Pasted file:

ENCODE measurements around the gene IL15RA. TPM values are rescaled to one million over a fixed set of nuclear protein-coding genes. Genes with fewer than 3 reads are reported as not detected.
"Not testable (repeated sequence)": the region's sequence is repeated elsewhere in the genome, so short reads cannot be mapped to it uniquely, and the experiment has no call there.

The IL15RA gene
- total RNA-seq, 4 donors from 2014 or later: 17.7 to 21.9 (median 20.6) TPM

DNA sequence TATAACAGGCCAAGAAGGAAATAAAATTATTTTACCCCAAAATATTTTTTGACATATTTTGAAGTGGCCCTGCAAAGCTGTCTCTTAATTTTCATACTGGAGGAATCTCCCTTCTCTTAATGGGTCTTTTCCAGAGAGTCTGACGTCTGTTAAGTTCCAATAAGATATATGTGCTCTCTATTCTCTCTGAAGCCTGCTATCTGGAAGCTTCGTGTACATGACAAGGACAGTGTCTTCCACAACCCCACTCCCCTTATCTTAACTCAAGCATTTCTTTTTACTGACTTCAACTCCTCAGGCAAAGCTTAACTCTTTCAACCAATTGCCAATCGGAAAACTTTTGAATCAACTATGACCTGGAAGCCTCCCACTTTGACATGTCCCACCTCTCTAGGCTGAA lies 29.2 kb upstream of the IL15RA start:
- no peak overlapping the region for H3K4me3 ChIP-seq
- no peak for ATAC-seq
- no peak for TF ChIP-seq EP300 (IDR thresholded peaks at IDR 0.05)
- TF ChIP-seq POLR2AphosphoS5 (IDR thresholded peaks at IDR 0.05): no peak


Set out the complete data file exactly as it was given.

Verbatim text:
ENCODE measurements around the gene IL15RA. TPM values are rescaled to one million over a fixed set of nuclear protein-coding genes. Genes with fewer than 3 reads are reported as not detected.
"Not testable (repeated sequence)": the region's sequence is repeated elsewhere in the genome, so short reads cannot be mapped to it uniquely, and the experiment has no call there.

The IL15RA gene
- total RNA-seq, 4 donors from 2014 or later: 17.7 to 21.9 (median 20.6) TPM

DNA sequence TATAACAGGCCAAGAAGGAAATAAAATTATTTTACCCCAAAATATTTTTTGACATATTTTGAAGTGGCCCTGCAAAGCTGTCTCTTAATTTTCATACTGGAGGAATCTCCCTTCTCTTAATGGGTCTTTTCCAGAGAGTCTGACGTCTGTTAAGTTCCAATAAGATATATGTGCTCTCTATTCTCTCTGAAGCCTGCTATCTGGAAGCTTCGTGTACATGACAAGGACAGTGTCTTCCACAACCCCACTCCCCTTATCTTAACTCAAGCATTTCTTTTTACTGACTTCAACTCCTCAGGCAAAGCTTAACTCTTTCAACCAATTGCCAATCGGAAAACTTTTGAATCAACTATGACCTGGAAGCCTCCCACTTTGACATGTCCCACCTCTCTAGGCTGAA lies 29.2 kb upstream of the IL15RA start:
- no peak overlapping the region for H3K4me3 ChIP-seq
- no peak for ATAC-seq
- no peak for TF ChIP-seq EP300 (IDR thresholded peaks at IDR 0.05)
- TF ChIP-seq POLR2AphosphoS5 (IDR thresholded peaks at IDR 0.05): no peak